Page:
Human Rights Watch accuses Israel, Facebook of crack down on free speech

 
Facebook is also involved in recent years in limiting incitement on its platform in the US, EU countries and elsewhere with an ongoing debate about whether it has struck the right balance.

By YONAH JEREMY BOB DECEMBER 17, 2019 10:59


OMAR SHAKIR, Human Rights Watch Israel and Palestine director, looks up before a hearing at the Supreme Court in Jerusalem in September
(photo credit: AMMAR AWAD / REUTERS)

Human Rights Watch opened a new front against the IDF’s West Bank Courts on Tuesday, alleging it uses a crack-down on incitement as an excuse to limit legitimate Palestinian criticism of “the Israeli occupation.”

While HRW and other NGOs have criticized these courts before, this report is new in that it highlights a new trend of the IDF Prosecution and Facebook aggressively confronting aspects of Palestinian activity on social media.
Facebook is also involved in recent years in limiting incitement on its platform in the US, EU countries and elsewhere with an ongoing debate about whether it has struck the right balance.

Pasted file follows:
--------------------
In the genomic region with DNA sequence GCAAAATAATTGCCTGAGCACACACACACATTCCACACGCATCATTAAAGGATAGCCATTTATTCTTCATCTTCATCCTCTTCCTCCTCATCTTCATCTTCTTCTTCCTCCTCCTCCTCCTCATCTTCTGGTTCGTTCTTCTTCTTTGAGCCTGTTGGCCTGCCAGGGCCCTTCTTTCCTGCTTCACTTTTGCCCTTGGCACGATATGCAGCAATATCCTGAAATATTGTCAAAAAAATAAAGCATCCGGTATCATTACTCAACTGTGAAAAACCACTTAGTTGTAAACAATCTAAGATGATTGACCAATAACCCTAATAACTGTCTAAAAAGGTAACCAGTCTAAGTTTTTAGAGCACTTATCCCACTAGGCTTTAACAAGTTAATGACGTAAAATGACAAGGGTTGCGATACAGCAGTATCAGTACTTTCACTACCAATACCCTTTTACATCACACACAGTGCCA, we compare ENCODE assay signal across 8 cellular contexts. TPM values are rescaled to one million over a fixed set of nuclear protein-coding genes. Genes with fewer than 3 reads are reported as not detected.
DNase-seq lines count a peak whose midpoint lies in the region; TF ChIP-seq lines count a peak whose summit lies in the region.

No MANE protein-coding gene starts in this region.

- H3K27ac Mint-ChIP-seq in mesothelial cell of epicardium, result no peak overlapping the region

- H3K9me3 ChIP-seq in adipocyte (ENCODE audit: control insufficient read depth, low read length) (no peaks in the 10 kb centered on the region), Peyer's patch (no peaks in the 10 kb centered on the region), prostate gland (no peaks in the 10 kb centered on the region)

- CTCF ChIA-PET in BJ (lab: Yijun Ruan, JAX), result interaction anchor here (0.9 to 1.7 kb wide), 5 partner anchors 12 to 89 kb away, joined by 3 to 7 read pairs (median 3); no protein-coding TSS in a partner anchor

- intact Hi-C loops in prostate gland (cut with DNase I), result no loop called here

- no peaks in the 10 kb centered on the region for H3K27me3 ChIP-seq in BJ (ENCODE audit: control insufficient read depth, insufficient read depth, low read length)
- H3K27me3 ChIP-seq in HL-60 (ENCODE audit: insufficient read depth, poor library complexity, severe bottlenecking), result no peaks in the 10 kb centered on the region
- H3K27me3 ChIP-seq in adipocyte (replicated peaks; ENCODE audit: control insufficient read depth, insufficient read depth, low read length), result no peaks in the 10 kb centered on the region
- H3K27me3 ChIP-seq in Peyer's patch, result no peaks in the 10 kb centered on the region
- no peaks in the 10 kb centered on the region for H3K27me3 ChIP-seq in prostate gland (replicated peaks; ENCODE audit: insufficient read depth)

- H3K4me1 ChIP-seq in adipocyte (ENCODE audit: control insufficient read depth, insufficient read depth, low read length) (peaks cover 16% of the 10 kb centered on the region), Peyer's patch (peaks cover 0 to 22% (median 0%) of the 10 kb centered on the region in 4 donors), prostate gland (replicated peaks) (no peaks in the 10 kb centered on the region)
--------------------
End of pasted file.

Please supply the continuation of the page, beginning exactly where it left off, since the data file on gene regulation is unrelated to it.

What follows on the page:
The main author of the report, Omar Shakir, told The Jerusalem Post that he recognized that Israel, and any democracy, has a theoretical right to limit incitement-directed speech.

However, the heart of the report delves into the question whether Israel has blurred the lines between legitimate criticism and incitement both on social media and in terms of the physical right to protest.

While HRW says Israel has violated the balance between protecting free speech and limiting incitement, the IDF and Israeli supporters say that the HRW report itself blurs or overlooks incitement and terror-connections by Palestinians it presents as unfairly treated by Israel.

HRW’s report quotes IDF statistics that the IDF prosecution “prosecuted 4,590 Palestinians for entering a ‘closed military zone,’ a designation it frequently attaches on the spot to protest sites, 1,704 for ‘membership and activity in an unlawful association,’ and 358 for ‘incitement’…between July 1, 2014 and June 30, 2019.”

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